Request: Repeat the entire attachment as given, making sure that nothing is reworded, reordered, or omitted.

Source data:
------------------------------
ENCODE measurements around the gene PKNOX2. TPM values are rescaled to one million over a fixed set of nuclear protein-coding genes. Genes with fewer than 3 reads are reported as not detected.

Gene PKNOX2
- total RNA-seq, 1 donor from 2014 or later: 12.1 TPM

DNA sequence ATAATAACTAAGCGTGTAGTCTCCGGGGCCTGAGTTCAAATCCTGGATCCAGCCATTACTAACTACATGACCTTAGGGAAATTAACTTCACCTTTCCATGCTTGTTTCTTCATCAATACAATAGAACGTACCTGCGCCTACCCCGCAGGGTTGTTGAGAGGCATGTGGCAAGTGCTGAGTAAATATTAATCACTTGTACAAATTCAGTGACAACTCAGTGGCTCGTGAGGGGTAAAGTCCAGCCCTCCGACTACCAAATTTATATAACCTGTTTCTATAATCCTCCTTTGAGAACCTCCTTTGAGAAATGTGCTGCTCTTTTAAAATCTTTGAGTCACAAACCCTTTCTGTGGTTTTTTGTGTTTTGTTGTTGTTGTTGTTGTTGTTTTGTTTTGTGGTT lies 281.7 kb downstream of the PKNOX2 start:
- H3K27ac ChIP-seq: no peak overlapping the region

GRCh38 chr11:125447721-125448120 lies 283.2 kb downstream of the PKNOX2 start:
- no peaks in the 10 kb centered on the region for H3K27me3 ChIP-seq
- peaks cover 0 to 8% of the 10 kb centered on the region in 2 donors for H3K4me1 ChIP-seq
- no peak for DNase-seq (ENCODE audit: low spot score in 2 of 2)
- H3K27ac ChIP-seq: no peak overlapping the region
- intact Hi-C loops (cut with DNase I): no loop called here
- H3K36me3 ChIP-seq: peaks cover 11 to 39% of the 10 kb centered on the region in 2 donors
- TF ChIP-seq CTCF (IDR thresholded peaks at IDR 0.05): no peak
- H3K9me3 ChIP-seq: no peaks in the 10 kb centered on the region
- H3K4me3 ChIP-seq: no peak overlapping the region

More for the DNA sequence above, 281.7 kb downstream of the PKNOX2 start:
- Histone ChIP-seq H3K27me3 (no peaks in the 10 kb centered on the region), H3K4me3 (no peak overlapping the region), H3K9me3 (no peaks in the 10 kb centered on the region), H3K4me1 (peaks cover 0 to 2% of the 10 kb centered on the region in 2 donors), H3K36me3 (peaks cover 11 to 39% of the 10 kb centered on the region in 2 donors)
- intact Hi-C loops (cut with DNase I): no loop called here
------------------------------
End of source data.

ENCODE measurements around the gene PKNOX2. TPM values are rescaled to one million over a fixed set of nuclear protein-coding genes. Genes with fewer than 3 reads are reported as not detected.

Gene PKNOX2
- total RNA-seq, 1 donor from 2014 or later: 12.1 TPM

DNA sequence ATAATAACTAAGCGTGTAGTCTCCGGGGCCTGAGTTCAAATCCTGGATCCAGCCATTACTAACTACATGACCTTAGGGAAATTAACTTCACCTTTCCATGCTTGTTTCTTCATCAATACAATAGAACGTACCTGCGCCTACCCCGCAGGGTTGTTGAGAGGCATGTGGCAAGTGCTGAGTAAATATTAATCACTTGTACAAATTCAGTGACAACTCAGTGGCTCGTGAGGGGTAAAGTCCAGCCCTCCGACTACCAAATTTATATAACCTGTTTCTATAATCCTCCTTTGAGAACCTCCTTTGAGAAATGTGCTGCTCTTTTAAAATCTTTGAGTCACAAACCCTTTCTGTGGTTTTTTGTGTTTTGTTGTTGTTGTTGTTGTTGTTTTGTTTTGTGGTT lies 281.7 kb downstream of the PKNOX2 start:
- H3K27ac ChIP-seq: no peak overlapping the region

GRCh38 chr11:125447721-125448120 lies 283.2 kb downstream of the PKNOX2 start:
- no peaks in the 10 kb centered on the region for H3K27me3 ChIP-seq
- peaks cover 0 to 8% of the 10 kb centered on the region in 2 donors for H3K4me1 ChIP-seq
- no peak for DNase-seq (ENCODE audit: low spot score in 2 of 2)
- H3K27ac ChIP-seq: no peak overlapping the region
- intact Hi-C loops (cut with DNase I): no loop called here
- H3K36me3 ChIP-seq: peaks cover 11 to 39% of the 10 kb centered on the region in 2 donors
- TF ChIP-seq CTCF (IDR thresholded peaks at IDR 0.05): no peak
- H3K9me3 ChIP-seq: no peaks in the 10 kb centered on the region
- H3K4me3 ChIP-seq: no peak overlapping the region

More for the DNA sequence above, 281.7 kb downstream of the PKNOX2 start:
- Histone ChIP-seq H3K27me3 (no peaks in the 10 kb centered on the region), H3K4me3 (no peak overlapping the region), H3K9me3 (no peaks in the 10 kb centered on the region), H3K4me1 (peaks cover 0 to 2% of the 10 kb centered on the region in 2 donors), H3K36me3 (peaks cover 11 to 39% of the 10 kb centered on the region in 2 donors)
- intact Hi-C loops (cut with DNase I): no loop called here